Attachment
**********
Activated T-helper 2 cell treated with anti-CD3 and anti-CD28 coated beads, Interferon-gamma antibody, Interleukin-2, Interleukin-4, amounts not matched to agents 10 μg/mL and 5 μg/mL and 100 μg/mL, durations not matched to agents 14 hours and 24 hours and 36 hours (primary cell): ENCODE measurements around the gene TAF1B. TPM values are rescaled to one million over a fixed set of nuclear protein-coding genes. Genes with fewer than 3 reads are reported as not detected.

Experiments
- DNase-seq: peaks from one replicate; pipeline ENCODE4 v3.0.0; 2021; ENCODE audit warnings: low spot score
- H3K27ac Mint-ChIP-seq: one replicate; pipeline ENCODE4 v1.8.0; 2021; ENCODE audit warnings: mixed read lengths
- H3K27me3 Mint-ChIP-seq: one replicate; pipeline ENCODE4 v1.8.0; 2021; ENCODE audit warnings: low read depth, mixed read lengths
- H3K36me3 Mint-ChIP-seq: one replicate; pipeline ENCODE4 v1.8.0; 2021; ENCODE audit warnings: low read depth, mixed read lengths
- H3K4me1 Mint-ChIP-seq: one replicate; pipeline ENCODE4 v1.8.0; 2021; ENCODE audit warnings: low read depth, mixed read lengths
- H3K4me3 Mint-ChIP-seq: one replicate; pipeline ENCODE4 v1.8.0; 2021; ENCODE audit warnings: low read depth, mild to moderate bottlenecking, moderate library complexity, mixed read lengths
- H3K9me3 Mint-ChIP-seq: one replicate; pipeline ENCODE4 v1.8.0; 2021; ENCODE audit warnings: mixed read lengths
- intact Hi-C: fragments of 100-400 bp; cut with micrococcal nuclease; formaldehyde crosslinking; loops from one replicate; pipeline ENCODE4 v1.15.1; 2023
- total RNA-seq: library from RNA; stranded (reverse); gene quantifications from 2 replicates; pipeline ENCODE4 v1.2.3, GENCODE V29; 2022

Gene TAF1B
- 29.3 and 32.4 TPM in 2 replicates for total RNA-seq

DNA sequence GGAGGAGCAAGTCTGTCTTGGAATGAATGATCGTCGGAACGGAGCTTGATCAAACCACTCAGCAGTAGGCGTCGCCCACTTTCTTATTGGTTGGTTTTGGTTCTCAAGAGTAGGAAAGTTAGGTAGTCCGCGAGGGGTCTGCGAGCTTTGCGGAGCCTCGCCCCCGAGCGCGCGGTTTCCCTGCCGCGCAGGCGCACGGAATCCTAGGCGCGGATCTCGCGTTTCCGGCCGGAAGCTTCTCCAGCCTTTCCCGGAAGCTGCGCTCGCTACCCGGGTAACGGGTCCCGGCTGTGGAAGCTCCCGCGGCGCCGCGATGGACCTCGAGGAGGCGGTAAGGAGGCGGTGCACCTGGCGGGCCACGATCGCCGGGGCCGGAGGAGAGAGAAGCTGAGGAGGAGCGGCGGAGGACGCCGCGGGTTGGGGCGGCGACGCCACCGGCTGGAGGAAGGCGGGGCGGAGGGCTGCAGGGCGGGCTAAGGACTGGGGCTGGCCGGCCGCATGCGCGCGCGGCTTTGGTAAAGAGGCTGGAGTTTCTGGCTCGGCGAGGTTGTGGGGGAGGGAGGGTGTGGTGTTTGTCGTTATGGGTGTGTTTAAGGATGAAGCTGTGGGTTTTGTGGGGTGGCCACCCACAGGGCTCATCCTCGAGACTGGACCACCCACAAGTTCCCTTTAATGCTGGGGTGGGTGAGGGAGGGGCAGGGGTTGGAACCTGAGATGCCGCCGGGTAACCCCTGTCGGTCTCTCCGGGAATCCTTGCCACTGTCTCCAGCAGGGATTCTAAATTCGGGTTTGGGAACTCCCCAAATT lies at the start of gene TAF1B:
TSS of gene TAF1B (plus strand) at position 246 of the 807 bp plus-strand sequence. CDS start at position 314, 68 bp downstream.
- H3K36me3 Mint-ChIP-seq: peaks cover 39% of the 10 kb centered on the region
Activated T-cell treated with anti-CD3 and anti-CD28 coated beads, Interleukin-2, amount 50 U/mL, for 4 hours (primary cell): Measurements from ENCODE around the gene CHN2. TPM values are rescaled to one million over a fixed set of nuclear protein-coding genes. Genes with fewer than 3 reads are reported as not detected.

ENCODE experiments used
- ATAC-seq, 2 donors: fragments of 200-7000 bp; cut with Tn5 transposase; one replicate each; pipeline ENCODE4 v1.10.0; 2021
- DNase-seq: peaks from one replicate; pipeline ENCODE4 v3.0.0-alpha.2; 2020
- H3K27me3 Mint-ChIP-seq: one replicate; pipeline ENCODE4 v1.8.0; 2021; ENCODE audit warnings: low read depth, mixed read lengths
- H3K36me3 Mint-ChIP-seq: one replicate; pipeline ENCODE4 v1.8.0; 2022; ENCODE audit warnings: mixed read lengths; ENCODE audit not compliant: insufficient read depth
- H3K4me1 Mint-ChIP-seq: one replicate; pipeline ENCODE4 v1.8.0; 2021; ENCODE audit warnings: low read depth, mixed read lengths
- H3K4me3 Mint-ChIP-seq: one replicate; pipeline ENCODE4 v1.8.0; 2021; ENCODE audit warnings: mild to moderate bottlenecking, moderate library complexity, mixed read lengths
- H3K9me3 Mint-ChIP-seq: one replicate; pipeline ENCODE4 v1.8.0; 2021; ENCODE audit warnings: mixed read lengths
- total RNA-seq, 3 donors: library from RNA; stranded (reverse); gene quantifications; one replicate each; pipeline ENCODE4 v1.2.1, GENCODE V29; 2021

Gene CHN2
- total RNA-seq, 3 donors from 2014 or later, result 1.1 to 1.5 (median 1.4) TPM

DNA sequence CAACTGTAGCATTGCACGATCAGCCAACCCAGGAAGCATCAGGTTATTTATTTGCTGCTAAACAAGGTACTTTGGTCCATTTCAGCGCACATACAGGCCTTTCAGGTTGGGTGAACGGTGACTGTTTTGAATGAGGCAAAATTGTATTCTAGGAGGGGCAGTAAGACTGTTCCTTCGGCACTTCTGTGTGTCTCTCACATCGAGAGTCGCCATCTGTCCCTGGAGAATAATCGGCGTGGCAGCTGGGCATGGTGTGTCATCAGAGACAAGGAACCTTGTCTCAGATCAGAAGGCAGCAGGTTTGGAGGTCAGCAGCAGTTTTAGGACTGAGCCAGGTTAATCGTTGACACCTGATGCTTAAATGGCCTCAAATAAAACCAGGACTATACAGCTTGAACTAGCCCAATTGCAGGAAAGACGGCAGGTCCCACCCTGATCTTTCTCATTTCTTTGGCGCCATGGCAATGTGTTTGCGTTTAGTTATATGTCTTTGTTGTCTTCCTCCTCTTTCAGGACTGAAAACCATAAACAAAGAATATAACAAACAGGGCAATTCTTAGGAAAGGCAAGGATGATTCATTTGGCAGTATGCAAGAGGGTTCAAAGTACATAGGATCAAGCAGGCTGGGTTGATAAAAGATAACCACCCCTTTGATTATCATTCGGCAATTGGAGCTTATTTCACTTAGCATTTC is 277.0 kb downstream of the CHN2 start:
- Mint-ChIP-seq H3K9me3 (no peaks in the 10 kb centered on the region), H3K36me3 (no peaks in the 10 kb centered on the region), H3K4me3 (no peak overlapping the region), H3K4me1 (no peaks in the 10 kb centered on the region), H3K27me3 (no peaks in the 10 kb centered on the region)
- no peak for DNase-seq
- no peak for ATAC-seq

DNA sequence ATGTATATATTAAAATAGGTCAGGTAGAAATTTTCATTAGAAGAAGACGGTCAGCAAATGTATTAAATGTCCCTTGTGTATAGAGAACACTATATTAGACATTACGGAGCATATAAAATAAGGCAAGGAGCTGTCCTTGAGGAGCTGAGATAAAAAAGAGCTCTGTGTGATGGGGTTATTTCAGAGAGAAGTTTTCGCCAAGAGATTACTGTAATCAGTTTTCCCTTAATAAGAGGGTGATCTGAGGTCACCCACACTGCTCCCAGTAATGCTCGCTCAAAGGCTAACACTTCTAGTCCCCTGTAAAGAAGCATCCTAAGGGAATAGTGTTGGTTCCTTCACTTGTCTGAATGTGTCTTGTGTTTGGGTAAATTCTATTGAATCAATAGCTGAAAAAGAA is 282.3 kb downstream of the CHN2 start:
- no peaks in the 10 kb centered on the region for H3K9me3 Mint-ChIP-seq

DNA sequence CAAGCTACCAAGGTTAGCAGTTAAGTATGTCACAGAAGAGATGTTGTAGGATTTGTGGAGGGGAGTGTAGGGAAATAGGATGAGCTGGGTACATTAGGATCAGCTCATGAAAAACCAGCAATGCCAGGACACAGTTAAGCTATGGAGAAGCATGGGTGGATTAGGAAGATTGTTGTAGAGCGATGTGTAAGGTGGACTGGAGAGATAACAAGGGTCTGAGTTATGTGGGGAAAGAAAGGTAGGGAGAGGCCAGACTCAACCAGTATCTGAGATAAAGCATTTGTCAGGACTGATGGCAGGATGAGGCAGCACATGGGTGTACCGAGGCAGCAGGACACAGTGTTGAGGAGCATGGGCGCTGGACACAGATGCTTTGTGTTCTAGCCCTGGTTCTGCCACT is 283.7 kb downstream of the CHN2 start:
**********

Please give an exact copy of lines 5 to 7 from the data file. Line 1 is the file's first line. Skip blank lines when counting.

- H3K27me3 Mint-ChIP-seq: one replicate; pipeline ENCODE4 v1.8.0; 2021; ENCODE audit warnings: low read depth, mixed read lengths
- H3K36me3 Mint-ChIP-seq: one replicate; pipeline ENCODE4 v1.8.0; 2021; ENCODE audit warnings: low read depth, mixed read lengths
- H3K4me1 Mint-ChIP-seq: one replicate; pipeline ENCODE4 v1.8.0; 2021; ENCODE audit warnings: low read depth, mixed read lengths